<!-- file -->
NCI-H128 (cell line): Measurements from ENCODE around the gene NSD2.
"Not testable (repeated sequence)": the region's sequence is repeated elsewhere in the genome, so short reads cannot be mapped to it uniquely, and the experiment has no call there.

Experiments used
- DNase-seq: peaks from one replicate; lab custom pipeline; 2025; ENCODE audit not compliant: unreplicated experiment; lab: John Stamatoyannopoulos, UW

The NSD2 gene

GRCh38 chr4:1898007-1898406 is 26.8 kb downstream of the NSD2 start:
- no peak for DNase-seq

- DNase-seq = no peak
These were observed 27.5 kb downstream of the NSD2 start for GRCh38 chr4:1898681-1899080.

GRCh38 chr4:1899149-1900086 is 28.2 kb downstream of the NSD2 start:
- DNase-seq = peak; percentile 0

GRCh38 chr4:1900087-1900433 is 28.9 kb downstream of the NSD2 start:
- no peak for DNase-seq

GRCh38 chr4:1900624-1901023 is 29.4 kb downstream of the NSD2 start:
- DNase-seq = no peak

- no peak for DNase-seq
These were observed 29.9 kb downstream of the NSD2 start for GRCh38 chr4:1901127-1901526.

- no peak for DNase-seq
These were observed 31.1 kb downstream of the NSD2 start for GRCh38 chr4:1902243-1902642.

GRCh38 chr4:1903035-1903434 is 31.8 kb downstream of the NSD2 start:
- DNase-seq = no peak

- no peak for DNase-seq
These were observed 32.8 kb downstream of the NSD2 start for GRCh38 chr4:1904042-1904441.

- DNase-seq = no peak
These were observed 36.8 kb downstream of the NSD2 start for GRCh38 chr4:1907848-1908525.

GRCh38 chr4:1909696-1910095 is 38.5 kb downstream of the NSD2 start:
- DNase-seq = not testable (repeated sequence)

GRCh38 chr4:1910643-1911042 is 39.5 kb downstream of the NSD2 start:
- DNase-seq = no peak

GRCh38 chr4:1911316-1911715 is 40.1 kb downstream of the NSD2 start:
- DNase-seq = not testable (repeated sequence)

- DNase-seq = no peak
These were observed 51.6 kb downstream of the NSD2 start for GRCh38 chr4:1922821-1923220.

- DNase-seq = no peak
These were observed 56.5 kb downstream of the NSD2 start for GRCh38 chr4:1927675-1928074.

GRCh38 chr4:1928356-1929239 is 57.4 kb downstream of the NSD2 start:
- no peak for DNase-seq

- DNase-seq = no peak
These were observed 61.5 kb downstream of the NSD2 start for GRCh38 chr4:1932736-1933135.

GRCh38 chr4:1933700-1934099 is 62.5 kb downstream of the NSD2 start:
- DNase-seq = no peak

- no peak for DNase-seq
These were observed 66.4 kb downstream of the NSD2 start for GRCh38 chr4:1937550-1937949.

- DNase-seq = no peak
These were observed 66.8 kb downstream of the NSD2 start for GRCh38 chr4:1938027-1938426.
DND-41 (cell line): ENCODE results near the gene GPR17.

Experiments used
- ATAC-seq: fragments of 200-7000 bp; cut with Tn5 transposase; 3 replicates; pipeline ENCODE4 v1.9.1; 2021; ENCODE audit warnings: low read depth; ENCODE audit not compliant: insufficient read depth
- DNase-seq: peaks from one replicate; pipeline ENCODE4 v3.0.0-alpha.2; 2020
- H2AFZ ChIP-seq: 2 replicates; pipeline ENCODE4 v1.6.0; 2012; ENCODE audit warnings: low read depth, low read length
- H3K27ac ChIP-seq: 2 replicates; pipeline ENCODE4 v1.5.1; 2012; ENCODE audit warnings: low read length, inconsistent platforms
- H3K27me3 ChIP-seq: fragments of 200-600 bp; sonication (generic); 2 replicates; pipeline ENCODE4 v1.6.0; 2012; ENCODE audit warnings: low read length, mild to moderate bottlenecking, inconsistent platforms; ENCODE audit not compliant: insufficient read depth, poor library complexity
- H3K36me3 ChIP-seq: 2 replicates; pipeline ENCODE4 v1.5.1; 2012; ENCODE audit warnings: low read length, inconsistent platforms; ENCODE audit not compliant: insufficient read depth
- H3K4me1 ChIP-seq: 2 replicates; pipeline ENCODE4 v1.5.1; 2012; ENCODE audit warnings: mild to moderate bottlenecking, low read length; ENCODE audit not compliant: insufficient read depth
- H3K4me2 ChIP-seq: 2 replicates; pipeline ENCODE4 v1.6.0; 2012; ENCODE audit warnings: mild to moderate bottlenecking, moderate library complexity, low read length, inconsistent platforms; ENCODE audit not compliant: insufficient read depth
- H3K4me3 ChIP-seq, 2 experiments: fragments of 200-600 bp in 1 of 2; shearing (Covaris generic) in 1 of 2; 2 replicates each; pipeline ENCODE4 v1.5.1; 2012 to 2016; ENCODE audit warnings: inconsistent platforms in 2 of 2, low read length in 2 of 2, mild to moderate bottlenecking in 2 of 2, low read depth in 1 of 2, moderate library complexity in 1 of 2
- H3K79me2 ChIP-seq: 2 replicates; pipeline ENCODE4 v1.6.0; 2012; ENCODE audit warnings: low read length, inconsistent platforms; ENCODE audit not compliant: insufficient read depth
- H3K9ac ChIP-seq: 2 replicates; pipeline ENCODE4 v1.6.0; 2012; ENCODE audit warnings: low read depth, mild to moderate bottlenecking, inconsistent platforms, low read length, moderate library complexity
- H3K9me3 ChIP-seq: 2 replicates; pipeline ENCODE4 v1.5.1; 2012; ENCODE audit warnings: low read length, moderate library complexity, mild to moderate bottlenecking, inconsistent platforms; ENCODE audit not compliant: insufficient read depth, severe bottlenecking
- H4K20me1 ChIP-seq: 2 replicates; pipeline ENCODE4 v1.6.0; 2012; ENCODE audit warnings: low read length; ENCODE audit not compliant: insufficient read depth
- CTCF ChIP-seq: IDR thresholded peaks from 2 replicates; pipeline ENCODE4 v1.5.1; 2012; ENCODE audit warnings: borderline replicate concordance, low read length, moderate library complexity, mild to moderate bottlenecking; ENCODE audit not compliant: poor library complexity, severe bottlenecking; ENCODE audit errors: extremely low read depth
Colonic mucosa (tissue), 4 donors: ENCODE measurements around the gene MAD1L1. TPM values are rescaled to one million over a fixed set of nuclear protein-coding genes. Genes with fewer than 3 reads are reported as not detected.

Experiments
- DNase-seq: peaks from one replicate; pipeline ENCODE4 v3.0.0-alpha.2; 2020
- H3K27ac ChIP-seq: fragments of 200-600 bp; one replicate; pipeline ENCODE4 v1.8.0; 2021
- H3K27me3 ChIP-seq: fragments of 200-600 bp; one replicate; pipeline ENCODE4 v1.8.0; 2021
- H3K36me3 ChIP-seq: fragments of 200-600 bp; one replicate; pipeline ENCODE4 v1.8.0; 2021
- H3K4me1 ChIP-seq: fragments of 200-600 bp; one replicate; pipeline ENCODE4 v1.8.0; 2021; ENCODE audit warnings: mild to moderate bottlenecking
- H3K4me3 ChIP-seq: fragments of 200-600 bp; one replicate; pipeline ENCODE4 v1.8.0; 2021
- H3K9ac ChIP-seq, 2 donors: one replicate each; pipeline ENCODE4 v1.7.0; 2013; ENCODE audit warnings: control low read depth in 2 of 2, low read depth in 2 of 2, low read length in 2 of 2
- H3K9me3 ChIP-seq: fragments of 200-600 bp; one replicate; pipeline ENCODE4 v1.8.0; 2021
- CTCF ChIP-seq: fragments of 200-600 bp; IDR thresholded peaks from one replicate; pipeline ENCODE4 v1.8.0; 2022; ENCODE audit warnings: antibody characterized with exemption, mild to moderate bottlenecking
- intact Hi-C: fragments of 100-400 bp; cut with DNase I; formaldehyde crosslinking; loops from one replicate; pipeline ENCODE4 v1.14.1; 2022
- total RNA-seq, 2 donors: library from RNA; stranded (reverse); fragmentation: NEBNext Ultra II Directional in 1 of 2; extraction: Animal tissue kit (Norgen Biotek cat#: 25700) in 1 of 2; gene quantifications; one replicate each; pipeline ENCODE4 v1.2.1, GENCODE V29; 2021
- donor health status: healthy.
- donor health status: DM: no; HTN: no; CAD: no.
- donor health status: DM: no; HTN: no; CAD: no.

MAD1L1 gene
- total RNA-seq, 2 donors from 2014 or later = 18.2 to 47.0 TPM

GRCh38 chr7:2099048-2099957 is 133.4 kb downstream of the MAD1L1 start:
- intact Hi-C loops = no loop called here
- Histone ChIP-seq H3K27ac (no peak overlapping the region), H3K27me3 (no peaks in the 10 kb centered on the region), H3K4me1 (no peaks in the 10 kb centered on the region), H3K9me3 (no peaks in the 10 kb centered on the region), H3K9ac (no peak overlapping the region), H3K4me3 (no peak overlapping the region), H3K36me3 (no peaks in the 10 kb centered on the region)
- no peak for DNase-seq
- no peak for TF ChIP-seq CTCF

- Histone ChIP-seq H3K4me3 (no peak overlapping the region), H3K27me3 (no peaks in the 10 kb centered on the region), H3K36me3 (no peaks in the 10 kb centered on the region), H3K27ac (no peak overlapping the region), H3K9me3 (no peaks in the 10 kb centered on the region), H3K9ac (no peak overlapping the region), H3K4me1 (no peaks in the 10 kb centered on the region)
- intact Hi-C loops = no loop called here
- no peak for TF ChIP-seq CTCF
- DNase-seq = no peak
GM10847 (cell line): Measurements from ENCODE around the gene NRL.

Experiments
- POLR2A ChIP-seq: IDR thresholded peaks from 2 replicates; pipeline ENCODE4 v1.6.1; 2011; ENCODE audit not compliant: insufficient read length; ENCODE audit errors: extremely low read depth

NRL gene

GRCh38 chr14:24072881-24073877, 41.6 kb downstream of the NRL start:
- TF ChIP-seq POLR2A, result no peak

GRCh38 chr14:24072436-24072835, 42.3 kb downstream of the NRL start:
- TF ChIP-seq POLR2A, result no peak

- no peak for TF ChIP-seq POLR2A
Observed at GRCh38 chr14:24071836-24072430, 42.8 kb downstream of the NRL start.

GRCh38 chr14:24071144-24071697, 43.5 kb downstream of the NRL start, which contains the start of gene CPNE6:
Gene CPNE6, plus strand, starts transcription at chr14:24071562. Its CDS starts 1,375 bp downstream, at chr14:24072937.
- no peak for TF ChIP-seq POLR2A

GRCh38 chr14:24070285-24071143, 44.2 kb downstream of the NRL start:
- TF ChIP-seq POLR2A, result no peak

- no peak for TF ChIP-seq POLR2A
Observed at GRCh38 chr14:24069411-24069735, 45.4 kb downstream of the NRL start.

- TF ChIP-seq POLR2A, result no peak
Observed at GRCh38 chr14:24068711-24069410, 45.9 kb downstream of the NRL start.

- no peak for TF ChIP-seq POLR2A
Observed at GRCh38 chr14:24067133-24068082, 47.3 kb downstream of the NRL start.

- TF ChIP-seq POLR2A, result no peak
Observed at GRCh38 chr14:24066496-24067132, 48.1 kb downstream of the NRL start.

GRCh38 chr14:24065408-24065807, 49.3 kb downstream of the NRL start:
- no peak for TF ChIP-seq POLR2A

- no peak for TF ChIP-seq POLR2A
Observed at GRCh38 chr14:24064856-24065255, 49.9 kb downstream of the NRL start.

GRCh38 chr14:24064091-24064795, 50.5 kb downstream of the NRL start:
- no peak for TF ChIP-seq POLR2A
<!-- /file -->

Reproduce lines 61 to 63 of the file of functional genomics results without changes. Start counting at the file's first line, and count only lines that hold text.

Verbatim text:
- CTCF ChIP-seq: IDR thresholded peaks from 2 replicates; pipeline ENCODE4 v1.5.1; 2012; ENCODE audit warnings: borderline replicate concordance, low read length, moderate library complexity, mild to moderate bottlenecking; ENCODE audit not compliant: poor library complexity, severe bottlenecking; ENCODE audit errors: extremely low read depth
Colonic mucosa (tissue), 4 donors: ENCODE measurements around the gene MAD1L1. TPM values are rescaled to one million over a fixed set of nuclear protein-coding genes. Genes with fewer than 3 reads are reported as not detected.

Experiments